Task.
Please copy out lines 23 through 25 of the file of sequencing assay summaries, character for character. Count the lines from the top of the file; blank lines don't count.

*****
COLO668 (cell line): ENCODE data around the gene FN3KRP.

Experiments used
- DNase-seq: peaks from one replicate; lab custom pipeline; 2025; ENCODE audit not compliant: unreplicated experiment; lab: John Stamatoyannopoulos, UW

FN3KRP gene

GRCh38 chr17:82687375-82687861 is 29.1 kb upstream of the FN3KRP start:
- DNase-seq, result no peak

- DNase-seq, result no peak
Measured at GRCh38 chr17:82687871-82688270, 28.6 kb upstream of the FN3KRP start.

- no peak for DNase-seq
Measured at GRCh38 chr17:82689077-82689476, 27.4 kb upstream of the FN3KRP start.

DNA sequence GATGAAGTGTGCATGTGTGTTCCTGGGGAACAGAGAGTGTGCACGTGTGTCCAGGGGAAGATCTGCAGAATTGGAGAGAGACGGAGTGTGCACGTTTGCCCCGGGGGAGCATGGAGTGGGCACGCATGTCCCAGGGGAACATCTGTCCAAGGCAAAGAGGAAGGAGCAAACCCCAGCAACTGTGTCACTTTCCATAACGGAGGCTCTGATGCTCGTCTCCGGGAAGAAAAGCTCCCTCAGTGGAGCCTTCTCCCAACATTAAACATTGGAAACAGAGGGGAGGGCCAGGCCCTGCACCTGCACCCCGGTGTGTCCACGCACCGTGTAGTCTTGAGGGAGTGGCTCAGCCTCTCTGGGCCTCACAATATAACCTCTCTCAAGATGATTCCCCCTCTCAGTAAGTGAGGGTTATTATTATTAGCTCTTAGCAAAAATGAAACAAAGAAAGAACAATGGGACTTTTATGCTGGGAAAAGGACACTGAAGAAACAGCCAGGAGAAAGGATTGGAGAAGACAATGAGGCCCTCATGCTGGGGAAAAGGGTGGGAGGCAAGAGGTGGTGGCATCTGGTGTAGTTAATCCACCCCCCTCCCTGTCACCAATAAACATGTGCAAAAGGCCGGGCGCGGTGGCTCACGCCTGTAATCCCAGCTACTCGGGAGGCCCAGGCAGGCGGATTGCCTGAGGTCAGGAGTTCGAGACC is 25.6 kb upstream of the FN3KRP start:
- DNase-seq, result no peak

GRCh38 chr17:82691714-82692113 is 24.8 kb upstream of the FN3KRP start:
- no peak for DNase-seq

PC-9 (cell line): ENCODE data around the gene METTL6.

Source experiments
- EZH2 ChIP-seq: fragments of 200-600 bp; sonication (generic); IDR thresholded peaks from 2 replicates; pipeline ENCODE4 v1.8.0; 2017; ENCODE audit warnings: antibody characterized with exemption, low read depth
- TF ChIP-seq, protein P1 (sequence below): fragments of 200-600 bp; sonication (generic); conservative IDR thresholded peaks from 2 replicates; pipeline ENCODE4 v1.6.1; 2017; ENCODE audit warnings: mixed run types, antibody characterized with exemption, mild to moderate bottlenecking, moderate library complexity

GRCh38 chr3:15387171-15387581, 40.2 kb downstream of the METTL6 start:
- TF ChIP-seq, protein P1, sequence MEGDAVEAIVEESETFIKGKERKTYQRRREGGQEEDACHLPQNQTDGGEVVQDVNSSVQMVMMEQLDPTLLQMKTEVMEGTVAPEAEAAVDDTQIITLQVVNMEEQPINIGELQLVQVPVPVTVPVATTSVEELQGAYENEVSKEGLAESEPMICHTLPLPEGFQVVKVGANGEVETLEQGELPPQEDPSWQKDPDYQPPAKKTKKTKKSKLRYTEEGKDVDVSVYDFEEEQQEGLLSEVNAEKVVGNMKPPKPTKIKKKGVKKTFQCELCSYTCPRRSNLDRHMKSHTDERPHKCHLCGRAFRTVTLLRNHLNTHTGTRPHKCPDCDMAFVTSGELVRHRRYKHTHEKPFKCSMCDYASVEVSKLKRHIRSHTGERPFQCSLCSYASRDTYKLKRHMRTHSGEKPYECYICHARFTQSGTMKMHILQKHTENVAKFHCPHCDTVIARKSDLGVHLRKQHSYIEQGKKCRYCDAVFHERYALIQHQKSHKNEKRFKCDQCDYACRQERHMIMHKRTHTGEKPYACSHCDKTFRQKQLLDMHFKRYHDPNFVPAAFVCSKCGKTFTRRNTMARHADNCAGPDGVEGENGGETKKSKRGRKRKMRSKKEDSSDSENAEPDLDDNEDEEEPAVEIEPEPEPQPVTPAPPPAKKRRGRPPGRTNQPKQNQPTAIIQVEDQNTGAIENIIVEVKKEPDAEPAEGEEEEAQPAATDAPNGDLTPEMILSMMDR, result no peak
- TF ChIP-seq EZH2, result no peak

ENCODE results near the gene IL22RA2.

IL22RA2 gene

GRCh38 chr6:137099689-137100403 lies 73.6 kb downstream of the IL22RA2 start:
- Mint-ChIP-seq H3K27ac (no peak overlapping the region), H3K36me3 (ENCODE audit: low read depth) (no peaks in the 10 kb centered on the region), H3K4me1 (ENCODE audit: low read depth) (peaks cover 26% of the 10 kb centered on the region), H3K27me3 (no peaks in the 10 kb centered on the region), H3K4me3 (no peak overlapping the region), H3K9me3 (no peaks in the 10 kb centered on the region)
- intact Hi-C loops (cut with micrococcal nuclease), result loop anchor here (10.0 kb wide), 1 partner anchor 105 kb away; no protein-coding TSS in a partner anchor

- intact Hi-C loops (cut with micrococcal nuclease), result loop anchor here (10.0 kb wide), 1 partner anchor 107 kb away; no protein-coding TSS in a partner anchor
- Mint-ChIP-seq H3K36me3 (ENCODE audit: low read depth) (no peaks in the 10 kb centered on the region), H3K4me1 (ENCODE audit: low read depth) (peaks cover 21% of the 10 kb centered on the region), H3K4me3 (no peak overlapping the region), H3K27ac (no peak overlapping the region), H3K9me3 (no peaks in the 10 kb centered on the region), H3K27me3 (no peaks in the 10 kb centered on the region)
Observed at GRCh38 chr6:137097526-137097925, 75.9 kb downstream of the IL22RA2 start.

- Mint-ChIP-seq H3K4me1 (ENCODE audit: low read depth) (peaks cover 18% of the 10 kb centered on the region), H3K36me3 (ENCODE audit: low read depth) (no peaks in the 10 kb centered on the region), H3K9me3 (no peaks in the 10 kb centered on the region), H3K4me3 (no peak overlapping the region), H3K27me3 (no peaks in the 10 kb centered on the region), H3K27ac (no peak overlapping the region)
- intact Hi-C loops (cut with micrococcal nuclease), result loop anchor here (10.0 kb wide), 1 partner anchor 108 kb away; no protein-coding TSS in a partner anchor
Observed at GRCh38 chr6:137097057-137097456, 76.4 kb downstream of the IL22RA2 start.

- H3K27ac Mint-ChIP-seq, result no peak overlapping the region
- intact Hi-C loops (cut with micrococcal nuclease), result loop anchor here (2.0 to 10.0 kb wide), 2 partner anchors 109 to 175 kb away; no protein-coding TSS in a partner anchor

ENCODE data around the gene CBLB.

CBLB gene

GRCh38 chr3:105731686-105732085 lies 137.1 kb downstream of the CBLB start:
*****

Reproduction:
IL22RA2 gene

GRCh38 chr6:137099689-137100403 lies 73.6 kb downstream of the IL22RA2 start:
- Mint-ChIP-seq H3K27ac (no peak overlapping the region), H3K36me3 (ENCODE audit: low read depth) (no peaks in the 10 kb centered on the region), H3K4me1 (ENCODE audit: low read depth) (peaks cover 26% of the 10 kb centered on the region), H3K27me3 (no peaks in the 10 kb centered on the region), H3K4me3 (no peak overlapping the region), H3K9me3 (no peaks in the 10 kb centered on the region)